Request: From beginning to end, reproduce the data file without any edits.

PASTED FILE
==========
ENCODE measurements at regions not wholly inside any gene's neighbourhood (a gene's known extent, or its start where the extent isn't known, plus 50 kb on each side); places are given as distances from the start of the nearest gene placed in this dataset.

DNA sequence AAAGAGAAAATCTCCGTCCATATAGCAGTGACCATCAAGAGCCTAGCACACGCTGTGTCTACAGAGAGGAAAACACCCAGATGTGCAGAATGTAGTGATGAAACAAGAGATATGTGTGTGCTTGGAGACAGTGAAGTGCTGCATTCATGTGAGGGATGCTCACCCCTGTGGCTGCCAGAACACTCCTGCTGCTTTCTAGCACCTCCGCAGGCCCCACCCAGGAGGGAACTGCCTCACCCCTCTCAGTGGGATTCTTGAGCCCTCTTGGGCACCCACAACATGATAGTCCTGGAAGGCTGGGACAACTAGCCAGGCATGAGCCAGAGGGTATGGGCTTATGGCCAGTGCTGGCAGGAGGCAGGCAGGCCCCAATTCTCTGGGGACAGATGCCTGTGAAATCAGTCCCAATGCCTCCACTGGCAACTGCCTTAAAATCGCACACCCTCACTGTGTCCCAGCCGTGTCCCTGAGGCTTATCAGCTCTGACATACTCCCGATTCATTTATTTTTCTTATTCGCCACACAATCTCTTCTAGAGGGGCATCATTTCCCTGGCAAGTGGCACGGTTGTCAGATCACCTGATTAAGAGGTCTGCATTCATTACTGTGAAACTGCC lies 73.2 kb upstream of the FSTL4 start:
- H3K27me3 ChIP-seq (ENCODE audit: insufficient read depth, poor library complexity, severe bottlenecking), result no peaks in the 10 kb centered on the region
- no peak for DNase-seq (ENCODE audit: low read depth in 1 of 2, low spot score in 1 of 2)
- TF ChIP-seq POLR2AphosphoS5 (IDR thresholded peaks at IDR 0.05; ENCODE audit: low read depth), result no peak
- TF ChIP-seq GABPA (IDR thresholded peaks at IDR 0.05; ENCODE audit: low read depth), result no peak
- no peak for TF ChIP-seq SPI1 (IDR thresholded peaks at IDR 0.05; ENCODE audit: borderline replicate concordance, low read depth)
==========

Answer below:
ENCODE measurements at regions not wholly inside any gene's neighbourhood (a gene's known extent, or its start where the extent isn't known, plus 50 kb on each side); places are given as distances from the start of the nearest gene placed in this dataset.

DNA sequence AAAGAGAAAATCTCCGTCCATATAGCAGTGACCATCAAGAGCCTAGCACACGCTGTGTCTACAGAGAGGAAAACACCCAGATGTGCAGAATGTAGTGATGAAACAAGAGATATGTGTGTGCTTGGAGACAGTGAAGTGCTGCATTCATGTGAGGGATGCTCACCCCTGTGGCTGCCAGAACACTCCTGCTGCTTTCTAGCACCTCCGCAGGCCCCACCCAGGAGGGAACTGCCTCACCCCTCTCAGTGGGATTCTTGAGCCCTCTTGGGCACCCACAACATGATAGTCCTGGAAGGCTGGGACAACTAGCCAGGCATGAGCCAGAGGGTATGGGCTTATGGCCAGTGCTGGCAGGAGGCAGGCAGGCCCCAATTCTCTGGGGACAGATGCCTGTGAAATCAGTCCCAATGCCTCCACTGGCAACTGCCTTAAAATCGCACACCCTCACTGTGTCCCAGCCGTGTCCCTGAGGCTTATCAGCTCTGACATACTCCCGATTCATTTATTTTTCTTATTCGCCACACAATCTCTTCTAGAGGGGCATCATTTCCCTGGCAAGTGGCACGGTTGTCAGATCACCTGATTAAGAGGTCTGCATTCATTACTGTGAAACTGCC lies 73.2 kb upstream of the FSTL4 start:
- H3K27me3 ChIP-seq (ENCODE audit: insufficient read depth, poor library complexity, severe bottlenecking), result no peaks in the 10 kb centered on the region
- no peak for DNase-seq (ENCODE audit: low read depth in 1 of 2, low spot score in 1 of 2)
- TF ChIP-seq POLR2AphosphoS5 (IDR thresholded peaks at IDR 0.05; ENCODE audit: low read depth), result no peak
- TF ChIP-seq GABPA (IDR thresholded peaks at IDR 0.05; ENCODE audit: low read depth), result no peak
- no peak for TF ChIP-seq SPI1 (IDR thresholded peaks at IDR 0.05; ENCODE audit: borderline replicate concordance, low read depth)